Found hidden away in the port warehouse district, Mylos is a popular area for Thessaloniki nightlife offering bars, theatres, live music, cinemas and cafes all within close walking distance to one another. It’s a convenient place for high and low culture; go barhopping with friends, or settle down at an art gallery opening. Valaoritou Street is an up-and-coming neighborhood with a fast-growing taverna scene; there are several bars and tavernas along the stretch, making this a favorite and well-trafficked spot for youth.

One popular nightlife attraction is the Arabella Floating Bar. This pirate-style ship tours the bay, taking nighttime revelers on a small, boozy cruise—providing a unique view of town. Another bar with an amazing view is Le Coq Tail, a lounge with a hip and sophisticated clientele that overlooks the city from a terrace. As far as clubbing is concerned, DOGS Club is a popular destination for Thessaloniki nightlife, playing host to many parties and live shows.

Music and Arts Festival in Thessaloniki

No tour is complete without experiencing the contemporary arts. Thankfully, there are many music and arts festivals in Thessaloniki! Those who love the visual arts won’t want to miss the Street Art Festival and Street Mode Festival in summer. Both feature visible arts, with the latter offering an impressive lineup of live music as well.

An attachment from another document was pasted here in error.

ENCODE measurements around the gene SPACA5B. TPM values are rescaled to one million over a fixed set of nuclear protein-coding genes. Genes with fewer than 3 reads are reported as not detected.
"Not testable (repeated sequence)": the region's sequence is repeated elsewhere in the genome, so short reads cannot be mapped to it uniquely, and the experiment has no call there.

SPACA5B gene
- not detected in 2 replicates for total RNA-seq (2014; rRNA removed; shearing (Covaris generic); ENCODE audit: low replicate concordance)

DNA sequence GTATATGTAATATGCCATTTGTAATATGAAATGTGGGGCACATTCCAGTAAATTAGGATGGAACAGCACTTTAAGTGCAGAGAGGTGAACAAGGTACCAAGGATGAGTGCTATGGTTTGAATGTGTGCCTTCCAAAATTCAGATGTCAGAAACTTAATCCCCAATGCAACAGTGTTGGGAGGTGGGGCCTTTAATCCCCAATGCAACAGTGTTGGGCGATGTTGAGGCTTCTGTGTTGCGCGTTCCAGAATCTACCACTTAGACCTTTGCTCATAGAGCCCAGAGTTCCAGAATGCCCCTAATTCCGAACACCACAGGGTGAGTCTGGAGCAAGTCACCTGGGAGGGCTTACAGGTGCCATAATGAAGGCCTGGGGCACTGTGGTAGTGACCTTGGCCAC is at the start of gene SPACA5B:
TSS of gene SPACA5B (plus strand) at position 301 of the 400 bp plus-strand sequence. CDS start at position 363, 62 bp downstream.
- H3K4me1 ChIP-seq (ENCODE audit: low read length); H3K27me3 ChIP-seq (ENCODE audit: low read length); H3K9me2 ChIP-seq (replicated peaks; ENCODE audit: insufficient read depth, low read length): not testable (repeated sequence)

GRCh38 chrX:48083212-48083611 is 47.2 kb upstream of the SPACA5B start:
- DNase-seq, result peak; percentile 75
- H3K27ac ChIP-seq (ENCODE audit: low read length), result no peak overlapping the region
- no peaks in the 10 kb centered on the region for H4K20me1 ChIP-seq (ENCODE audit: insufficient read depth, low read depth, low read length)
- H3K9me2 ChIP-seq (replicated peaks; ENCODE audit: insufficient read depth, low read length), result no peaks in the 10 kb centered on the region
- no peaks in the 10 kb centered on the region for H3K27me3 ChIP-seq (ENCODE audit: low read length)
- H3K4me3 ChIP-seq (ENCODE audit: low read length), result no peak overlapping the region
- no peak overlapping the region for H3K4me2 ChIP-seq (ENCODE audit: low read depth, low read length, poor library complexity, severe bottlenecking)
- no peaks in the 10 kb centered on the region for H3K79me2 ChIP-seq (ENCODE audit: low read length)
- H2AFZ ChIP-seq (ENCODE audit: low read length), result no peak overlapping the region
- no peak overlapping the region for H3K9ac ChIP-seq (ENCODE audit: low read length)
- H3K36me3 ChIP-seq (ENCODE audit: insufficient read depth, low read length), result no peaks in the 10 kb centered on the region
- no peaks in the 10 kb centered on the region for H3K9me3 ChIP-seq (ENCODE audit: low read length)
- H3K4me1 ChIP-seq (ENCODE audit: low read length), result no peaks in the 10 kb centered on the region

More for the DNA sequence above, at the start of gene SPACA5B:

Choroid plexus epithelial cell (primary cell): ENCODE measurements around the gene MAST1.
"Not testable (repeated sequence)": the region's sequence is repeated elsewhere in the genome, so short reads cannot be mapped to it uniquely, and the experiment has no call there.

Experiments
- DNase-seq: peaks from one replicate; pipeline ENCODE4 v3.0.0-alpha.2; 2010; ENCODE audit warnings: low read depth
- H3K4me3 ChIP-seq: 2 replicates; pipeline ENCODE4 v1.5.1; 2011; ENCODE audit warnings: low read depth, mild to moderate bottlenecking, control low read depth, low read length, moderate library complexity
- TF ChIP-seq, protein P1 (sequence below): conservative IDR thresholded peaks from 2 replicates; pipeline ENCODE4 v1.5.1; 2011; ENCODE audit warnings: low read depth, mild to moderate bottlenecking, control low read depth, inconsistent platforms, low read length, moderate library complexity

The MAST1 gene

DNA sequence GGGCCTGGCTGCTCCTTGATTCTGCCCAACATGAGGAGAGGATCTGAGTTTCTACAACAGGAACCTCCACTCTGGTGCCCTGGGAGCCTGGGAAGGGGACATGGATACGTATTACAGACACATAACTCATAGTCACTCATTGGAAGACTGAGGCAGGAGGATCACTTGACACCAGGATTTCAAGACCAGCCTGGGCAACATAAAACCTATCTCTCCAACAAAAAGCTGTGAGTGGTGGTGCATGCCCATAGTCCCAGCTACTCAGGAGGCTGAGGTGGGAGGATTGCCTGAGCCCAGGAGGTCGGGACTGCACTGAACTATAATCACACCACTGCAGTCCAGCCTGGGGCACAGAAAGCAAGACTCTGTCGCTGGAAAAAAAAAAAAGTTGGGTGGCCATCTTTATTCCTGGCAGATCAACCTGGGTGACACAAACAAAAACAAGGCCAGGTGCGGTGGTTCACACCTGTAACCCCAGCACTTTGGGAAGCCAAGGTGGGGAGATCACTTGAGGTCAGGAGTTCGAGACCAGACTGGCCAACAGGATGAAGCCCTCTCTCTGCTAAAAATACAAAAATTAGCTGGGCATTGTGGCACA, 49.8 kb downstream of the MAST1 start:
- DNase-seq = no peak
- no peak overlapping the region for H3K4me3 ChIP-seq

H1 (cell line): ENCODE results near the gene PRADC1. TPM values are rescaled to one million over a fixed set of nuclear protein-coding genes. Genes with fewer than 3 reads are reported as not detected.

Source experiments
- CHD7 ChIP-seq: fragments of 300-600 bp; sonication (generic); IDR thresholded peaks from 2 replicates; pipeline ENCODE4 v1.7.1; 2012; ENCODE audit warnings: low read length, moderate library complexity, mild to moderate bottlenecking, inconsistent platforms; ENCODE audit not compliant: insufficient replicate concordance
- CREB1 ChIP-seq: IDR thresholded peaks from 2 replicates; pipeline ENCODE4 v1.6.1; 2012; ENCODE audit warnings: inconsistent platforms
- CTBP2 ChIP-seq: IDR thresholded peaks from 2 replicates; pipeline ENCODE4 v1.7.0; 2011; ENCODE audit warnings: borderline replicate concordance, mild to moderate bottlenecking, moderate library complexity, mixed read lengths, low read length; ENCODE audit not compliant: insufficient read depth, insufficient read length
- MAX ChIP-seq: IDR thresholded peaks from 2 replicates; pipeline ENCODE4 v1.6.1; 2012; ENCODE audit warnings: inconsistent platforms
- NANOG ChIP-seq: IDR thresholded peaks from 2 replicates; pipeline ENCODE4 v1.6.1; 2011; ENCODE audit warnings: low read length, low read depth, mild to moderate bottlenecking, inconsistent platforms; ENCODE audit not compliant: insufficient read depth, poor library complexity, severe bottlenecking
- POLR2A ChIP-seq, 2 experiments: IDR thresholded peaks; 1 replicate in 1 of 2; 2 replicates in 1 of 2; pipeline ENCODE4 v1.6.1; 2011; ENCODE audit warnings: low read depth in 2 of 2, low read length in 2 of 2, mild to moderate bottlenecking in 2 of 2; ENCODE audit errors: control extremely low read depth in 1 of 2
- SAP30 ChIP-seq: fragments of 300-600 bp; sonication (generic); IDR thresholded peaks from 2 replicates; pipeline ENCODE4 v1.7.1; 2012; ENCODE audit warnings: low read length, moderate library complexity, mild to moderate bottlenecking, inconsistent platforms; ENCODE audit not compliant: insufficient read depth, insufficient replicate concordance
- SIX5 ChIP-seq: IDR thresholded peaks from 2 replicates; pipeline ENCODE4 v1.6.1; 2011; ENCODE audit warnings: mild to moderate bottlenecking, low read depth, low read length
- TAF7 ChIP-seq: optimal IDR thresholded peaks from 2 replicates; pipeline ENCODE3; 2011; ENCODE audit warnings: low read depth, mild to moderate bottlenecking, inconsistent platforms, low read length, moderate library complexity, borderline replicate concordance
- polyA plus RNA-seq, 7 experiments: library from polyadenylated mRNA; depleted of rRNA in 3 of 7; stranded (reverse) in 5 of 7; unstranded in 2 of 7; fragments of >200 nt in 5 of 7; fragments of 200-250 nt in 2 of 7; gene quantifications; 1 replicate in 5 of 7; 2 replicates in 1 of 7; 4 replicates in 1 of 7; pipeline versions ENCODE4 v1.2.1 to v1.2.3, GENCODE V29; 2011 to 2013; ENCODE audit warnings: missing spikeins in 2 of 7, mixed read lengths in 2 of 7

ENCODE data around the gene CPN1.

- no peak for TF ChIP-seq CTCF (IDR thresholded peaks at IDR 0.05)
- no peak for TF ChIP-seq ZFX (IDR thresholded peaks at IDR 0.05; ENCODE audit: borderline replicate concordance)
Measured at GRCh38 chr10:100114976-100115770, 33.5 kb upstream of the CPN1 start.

There are several must-see Thessaloniki art galleries. Most impressive is the Municipal Art Gallery, with over 1,000 works in its collection. Because the gallery focuses on exhibiting Greek artists, it serves as an excellent who’s-who of the Greek artistic canon. Other notable art galleries include the Macedonian Museum of Contemporary Art and the Museum of Byzantine Culture.

Catching a live musical performance is easy in Thessaloniki; they’re everywhere! The party never stops at Fix Factory of Sound, which is among one of the most famous music venues in the city skewed toward a younger audience. Thessaloniki Concert Hall is a cultural powerhouse celebrating classical music and performances, from symphony orchestras to opera to ballet.